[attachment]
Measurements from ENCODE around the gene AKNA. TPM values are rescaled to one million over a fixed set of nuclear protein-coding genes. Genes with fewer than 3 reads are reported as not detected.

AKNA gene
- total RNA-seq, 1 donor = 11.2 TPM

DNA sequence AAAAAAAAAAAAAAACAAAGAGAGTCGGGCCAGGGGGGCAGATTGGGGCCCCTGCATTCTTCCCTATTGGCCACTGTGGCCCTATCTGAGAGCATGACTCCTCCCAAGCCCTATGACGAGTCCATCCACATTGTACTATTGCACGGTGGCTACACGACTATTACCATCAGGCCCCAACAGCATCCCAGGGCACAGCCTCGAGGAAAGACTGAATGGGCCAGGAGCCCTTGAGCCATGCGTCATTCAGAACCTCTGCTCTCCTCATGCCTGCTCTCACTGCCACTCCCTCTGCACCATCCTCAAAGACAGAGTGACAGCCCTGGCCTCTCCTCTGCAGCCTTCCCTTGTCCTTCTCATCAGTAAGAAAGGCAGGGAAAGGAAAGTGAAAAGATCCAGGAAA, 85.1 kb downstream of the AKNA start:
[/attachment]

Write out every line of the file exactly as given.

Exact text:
Measurements from ENCODE around the gene AKNA. TPM values are rescaled to one million over a fixed set of nuclear protein-coding genes. Genes with fewer than 3 reads are reported as not detected.

AKNA gene
- total RNA-seq, 1 donor = 11.2 TPM

DNA sequence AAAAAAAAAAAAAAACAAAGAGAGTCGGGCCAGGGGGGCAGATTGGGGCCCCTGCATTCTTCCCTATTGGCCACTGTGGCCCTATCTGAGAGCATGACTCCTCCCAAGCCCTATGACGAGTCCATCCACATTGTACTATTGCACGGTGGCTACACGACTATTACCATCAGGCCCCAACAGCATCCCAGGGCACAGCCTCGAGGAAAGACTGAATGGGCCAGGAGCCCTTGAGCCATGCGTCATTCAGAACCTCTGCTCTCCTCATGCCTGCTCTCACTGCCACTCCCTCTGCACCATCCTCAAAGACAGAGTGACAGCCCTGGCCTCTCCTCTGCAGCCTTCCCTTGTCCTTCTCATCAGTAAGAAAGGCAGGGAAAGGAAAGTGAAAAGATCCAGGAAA, 85.1 kb downstream of the AKNA start: